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OpenAI presents artificial intelligence technology that recreates human voices| GuyWhoKnowsThings


First, OpenAI offered a tool that allowed people create digital images simply describing what they wanted to see. Then he built a similar technology that video generated in full motion Like something out of a Hollywood movie.

Now it has introduced technology that can recreate someone's voice.

The high-profile artificial intelligence startup said Friday that a small group of companies was testing a new OpenAI system, Voice Engine, that can recreate a person's voice from a 15-second recording. If you upload a recording of yourself and a paragraph of text, you can read the text using a synthetic voice that sounds like your own.

The text does not have to be in your native language. If you speak English, for example, you can recreate your voice in Spanish, French, Chinese, or many other languages.

OpenAI is not sharing the technology more widely because it is still trying to understand its potential dangers. Like image and video generators, a speech generator could help spread misinformation throught social media. It could also allow criminals to impersonate people online or during phone calls.

The company said it was particularly concerned that this type of technology could be used to break voice authenticators that control access to online banking accounts and other personal applications.

“This is a delicate thing and it's important to get it right,” Jeff Harris, product manager at OpenAI, said in an interview.

The company is exploring ways to watermark synthetic voices or add controls that prevent people from using the technology with the voices of politicians or other prominent figures.

Last month, OpenAI took a similar approach when it introduced its video generator, Sora. He showed the technology but he did not make it public.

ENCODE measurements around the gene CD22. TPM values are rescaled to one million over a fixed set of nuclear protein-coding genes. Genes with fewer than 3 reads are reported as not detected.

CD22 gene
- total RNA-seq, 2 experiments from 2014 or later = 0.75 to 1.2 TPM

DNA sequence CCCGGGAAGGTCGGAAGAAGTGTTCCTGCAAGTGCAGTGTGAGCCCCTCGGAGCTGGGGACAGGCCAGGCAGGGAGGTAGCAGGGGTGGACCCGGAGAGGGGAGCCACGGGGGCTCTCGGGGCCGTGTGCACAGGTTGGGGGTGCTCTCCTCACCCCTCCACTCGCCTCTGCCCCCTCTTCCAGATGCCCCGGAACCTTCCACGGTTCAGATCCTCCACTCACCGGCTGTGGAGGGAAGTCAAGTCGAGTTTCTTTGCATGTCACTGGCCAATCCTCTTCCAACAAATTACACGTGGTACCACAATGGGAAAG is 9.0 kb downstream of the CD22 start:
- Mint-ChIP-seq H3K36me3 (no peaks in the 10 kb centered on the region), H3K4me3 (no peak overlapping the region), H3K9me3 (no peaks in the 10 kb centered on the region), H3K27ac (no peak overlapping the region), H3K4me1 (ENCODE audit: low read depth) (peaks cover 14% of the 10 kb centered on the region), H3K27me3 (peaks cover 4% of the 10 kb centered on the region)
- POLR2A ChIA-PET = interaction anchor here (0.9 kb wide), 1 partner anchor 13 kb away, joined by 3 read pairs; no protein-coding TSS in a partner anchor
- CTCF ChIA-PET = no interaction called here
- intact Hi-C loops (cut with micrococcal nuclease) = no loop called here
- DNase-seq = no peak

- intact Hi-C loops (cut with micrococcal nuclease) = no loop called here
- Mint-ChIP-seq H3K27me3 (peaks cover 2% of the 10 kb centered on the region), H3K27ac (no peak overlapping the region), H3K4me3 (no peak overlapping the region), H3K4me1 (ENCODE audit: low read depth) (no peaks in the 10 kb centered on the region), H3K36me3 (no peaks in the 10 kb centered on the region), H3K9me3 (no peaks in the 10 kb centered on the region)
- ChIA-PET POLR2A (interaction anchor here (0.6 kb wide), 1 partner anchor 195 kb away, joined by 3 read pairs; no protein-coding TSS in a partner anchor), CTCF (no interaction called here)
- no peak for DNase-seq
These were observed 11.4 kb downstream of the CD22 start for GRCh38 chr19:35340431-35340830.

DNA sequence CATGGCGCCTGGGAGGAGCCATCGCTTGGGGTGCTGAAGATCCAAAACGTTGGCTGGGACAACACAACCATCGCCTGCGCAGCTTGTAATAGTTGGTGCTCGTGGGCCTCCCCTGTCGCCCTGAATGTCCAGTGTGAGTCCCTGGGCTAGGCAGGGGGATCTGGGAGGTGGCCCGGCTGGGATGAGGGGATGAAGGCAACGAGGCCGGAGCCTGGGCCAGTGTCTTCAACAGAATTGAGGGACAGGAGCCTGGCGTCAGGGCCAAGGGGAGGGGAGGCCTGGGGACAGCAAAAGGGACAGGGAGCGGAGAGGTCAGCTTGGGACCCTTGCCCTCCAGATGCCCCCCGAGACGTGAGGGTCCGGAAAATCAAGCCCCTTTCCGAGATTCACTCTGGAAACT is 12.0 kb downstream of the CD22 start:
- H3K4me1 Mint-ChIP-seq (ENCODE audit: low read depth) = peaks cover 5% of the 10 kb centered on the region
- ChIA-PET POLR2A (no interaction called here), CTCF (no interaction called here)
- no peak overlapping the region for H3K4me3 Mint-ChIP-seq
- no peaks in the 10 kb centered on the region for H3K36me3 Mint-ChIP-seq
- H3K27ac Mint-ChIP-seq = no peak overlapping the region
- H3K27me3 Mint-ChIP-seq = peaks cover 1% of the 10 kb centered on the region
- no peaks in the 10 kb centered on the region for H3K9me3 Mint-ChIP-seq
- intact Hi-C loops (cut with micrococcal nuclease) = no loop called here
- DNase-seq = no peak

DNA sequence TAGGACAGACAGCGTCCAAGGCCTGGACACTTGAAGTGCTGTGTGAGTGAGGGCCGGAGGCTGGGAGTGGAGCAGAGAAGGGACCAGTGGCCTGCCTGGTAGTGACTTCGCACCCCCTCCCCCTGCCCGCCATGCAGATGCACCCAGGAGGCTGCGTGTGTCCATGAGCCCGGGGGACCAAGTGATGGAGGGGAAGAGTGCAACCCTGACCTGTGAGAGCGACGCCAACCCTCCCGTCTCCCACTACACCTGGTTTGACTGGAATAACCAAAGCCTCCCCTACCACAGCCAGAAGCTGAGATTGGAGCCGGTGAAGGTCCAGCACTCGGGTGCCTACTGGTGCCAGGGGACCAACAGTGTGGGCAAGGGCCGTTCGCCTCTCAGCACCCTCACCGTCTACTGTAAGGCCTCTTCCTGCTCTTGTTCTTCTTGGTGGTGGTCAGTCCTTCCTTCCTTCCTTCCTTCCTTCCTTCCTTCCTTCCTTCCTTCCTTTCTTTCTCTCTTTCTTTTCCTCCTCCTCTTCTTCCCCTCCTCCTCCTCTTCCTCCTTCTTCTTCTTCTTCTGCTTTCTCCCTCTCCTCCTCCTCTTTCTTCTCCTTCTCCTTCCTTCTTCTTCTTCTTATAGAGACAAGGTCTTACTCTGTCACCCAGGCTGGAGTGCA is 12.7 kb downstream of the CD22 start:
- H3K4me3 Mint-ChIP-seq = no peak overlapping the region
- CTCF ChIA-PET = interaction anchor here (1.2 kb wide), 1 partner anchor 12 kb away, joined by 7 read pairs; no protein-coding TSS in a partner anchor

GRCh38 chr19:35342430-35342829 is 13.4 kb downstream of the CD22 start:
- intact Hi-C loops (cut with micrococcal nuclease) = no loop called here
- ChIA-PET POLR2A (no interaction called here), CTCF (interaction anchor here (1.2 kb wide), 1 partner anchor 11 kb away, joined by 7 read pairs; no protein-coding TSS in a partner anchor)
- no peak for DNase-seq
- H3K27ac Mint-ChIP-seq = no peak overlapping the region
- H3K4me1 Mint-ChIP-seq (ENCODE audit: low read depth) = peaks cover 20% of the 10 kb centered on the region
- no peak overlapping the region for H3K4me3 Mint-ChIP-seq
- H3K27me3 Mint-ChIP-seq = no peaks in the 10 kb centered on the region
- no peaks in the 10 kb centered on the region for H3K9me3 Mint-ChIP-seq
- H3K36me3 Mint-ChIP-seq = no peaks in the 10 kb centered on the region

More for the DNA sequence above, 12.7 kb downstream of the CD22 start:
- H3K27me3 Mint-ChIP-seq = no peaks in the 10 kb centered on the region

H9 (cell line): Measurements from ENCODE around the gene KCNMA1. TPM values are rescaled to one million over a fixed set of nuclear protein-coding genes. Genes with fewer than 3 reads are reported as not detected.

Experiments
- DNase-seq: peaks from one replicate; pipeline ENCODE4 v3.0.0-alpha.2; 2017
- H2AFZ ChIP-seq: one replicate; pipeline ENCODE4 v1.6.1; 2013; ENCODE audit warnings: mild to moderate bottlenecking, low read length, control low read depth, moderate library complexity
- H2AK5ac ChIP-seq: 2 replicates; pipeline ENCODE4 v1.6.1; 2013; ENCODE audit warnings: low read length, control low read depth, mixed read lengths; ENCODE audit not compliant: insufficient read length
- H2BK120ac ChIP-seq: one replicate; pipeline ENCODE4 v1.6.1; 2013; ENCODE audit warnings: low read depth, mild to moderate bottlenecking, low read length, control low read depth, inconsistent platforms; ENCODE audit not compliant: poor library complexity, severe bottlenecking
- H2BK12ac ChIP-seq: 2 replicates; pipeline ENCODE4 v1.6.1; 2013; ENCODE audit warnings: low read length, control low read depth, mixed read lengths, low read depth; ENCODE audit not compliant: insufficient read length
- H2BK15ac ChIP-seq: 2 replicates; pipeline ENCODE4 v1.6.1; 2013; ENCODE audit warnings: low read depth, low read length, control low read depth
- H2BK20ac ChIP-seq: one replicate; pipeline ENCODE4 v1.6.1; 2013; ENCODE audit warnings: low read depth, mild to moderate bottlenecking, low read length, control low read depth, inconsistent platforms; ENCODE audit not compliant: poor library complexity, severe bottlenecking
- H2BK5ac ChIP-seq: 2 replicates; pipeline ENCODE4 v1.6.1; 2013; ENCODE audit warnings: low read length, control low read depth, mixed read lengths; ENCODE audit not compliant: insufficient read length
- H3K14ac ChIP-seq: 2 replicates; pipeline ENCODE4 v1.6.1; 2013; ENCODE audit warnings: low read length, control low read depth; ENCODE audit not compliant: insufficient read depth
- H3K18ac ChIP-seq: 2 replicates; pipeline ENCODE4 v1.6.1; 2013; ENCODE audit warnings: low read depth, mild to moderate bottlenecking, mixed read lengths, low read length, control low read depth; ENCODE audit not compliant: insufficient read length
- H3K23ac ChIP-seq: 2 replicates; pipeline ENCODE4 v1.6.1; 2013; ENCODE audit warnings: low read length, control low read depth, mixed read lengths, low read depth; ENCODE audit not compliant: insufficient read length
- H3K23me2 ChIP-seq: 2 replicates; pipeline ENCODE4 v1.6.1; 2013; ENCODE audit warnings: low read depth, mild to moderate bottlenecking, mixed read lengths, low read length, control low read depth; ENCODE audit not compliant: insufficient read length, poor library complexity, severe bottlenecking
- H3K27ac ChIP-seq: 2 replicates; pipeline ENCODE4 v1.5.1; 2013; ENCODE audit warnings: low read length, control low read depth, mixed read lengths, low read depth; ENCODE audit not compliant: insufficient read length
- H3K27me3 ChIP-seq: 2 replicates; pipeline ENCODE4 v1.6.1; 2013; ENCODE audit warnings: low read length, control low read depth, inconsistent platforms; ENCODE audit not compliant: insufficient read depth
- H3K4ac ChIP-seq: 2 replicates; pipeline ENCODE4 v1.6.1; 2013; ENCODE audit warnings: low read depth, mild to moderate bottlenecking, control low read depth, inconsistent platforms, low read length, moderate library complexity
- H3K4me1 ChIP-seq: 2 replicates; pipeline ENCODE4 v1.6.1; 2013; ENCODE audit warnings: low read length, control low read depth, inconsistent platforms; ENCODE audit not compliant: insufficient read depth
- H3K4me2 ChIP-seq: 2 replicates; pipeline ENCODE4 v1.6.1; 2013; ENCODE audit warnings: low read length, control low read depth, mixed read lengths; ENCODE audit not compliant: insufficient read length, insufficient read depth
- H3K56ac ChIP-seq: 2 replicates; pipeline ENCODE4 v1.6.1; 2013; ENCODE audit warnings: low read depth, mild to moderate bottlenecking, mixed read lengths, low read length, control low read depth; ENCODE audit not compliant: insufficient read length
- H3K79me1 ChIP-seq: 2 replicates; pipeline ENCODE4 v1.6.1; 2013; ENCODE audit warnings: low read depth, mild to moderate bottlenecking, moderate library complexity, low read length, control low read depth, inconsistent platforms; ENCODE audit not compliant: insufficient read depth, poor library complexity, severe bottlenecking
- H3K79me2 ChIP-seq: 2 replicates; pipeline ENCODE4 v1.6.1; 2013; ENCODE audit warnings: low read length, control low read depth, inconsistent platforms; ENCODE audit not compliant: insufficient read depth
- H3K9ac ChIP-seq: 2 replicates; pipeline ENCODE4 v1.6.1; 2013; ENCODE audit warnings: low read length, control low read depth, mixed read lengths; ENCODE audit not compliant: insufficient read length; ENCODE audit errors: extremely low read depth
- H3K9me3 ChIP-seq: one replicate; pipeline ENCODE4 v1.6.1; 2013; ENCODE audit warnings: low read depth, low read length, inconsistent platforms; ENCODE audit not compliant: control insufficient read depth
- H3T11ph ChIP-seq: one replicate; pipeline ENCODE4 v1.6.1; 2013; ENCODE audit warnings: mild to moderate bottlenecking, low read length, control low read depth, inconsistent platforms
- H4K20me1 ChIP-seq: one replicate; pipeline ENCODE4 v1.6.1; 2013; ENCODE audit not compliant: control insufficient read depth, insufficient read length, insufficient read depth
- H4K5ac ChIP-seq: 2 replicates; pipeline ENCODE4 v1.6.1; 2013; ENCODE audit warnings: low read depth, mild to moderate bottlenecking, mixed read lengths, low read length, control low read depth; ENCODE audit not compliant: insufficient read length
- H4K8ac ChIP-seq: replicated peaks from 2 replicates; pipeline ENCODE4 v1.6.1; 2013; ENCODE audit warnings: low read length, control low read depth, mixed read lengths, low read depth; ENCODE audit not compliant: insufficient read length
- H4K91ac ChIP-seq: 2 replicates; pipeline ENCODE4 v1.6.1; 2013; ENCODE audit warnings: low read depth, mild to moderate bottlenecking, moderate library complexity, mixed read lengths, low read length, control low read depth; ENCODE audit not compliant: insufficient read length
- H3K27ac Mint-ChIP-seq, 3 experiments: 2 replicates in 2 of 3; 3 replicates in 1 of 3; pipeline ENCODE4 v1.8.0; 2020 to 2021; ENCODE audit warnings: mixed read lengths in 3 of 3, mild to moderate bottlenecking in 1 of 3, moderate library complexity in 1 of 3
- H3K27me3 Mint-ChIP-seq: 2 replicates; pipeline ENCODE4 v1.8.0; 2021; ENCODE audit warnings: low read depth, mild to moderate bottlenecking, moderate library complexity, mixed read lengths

OpenAI is among many companies that have developed a new generation of AI technology that can generate synthetic voices quickly and easily. These include tech giants like Google and startups like New York-based ElevenLabs. (The New York Times has sued OpenAI and its partner, Microsoft, over allegations of copyright infringement involving AI systems that generate text.)

Companies can use these technologies to generate audiobooks, voice online chatbots, or even create an automated radio station DJ. Since last year, OpenAI has used its technology to power a version of Talking ChatGPT. And it has long offered businesses a variety of voices that can be used for similar applications. All of them were constructed from clips provided by voice actors.

But the company has not yet offered a public tool that allows individuals and companies to recreate voices from a short clip like Voice Engine does. The ability to recreate any voice in this way, Harris said, is what makes the technology dangerous. The technology could be particularly dangerous in an election year, he said.

In January, New Hampshire residents received robocall messages discouraging them from voting in the state primary in a voice that was likely artificially generated to sound like President Biden. The Federal Communications Commission later banned such calls.

Harris said OpenAI had no immediate plans to make money from the technology. He said the tool could be particularly useful for people who have lost their voice through illness or accident.

It demonstrated how technology had been used to recreate a woman's voice after she was damaged by brain cancer. She could now speak, she said, after providing a brief recording of a presentation she had given when she was a high school student.


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